FaithWorld

U.S. atheists become more vocal

March 30, 2009

For some atheists in the United States, it’s a bright new day with the election of Barack Obama  because they hope the president will move away from government policies shaped by religious beliefs.

FILM-TORONTO/RELIGULOUS

Others aren’t so sure, and it remains to be seen whether a friendlier climate translates into more people publicly embracing an atheist or non-theist philosophy in an overwhelmingly Christian country.

My colleague Mike Conlon has done a story on the state of play in the U.S. atheist movement which you can read here.

A recent report from Connecticut’s Trinity College found 12 percent of Americans were atheists, agnostics or doubters — far smaller than in most developed countries, but not an insignificant number. It means they outnumber every religious denomination in America except for the Catholic Church.

There has been a spate of best-selling books in recent years attacking religion and on the big screen there was Bill Maher’s “Religulous.” 

Atheists in the Dallas/Fort Worth metroplex were planning this week to start a billboard campaign (similar to ones that have been tried elsewhere) with signs saying: “Don’t believe in God? You are not alone.”

But how much respect can atheists command in a country with just about the highest rates of religiosity in the wealthy industrial world? And while Obama has signaled he respects their point of view, he also claims to be driven by his own Christian faith.

Does this mean that religion still has a big influence on politics and public policy in America? What do you think?

(Photo: Documentary film “Religulous” narrator Bill Maher and director Larry Charles pose for a portrait during the 33rd Toronto International Film Festival Sept. 7, 2008. REUTERS/Mark Blinch (CANADA))

Comments
4 comments so far | RSS Comments RSS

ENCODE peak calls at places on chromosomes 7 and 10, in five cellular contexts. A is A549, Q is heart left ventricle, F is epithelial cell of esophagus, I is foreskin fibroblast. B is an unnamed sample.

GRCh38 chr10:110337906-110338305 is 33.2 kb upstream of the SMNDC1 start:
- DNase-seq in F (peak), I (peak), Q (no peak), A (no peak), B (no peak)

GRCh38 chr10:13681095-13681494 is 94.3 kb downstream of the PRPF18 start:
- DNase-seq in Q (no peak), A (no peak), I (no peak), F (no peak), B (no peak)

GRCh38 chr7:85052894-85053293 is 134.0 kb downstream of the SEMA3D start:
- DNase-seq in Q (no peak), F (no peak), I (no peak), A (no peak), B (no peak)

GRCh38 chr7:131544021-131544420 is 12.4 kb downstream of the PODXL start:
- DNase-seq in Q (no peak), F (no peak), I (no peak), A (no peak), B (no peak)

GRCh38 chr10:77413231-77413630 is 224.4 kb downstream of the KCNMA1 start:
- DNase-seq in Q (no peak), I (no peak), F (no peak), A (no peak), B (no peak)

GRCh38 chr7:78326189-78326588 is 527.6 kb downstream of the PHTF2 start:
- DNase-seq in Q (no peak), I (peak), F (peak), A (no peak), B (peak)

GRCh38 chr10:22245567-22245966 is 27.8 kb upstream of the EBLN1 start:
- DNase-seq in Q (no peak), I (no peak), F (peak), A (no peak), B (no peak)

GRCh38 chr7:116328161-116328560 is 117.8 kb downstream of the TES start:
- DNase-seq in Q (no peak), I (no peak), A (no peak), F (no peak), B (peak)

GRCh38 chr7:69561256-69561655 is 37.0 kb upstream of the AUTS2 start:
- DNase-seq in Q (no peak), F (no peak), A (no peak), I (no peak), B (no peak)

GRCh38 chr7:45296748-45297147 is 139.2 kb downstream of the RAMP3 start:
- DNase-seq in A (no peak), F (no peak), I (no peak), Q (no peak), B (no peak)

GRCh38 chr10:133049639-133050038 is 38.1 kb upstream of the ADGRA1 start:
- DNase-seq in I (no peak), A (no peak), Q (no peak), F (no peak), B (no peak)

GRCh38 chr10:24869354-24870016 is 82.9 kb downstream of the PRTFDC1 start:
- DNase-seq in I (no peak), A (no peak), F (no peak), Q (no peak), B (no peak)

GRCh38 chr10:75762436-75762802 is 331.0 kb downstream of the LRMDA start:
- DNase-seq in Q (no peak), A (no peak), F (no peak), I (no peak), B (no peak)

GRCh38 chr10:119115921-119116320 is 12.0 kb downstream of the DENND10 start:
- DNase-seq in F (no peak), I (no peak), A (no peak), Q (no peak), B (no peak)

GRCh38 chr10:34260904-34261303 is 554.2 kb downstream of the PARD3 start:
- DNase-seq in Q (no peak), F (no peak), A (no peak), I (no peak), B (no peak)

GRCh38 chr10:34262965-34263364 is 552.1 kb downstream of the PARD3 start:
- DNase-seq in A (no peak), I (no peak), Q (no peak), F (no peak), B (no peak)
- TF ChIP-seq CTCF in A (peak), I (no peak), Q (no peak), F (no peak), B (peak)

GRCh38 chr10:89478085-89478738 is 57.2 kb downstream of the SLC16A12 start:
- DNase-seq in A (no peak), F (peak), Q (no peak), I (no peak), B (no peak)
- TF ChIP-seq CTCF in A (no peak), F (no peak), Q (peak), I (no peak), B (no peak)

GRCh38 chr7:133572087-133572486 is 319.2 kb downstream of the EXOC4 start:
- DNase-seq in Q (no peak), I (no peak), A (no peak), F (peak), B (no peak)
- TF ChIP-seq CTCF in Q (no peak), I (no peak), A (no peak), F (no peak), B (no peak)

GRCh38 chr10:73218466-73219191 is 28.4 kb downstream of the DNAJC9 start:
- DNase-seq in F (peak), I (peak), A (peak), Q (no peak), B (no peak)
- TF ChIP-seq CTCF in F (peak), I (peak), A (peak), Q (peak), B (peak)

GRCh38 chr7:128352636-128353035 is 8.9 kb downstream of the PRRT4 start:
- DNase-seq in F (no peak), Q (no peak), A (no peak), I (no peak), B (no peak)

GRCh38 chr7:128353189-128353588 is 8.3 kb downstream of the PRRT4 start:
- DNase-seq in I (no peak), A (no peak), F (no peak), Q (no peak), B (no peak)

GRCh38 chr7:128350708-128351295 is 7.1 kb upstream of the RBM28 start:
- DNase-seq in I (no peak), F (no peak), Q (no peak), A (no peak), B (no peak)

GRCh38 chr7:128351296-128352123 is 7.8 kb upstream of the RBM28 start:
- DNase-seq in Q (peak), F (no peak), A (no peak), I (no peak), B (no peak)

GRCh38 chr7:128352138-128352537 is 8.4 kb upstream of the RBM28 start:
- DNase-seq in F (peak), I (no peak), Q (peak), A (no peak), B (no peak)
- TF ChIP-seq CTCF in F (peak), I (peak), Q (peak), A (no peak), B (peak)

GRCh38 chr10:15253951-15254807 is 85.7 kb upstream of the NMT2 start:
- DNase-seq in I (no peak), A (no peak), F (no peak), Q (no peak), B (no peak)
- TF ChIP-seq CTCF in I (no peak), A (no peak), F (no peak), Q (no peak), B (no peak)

Atheists are no longer asking for tolerance. They are now imposing their views to the majority. They have gone too far. They want the government to make atheism the official and national philosophy that must be embraced by everyone. People will now be prohibited to pray, and to practice their faith. They are envisioning a society that will penalize any person who believes in God. People will now be jailed for praying to Jesus Christ. Believing God will now be incorporated in the Penal Laws as one of the crimes.

Posted by Daniel Rosaupan | Report as abusive
 

let’s see: atheists arleady control academic and science establishments, and the media are practical atheists anyway – now they want to be loved as well!

Posted by jd | Report as abusive
 

Daniel, that is paranoid nonsense. We atheists might think beliefs are delusional and have no place as a basis for government or law-making, but I haven’t heard anyone advocate penalising beliefs or prayers.

If anything, religions tend to impose laws and restrictions on people, although I will admit that Christianity has become relatively moderate in that.

Posted by Rob | Report as abusive
 

rob, that’s a fact. look at the communist countries who are primarily atheists. Look at the United States where prayer is prohibited in public schools! How do you call that? In England for example where a nurse who prayed with the patient was suspended. That’s not being paranoid rob, but I only say what is happening and infer from what might happen in the future.

Posted by Daniel Rosaupan | Report as abusive
 

Post Your Comment

We welcome comments that advance the story through relevant opinion, anecdotes, links and data. If you see a comment that you believe is irrelevant or inappropriate, you can flag it to our editors by using the report abuse links. Views expressed in the comments do not represent those of Reuters. For more information on our comment policy, see http://blogs.reuters.com/fulldisclosure/2010/09/27/toward-a-more-thoughtful-conversation-on-stories/